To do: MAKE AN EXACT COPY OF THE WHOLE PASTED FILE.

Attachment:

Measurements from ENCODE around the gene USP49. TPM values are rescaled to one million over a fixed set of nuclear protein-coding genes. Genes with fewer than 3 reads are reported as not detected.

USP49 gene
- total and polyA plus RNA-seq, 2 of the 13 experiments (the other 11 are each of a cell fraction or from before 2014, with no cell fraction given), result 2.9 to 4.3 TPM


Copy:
Measurements from ENCODE around the gene USP49. TPM values are rescaled to one million over a fixed set of nuclear protein-coding genes. Genes with fewer than 3 reads are reported as not detected.

USP49 gene
- total and polyA plus RNA-seq, 2 of the 13 experiments (the other 11 are each of a cell fraction or from before 2014, with no cell fraction given), result 2.9 to 4.3 TPM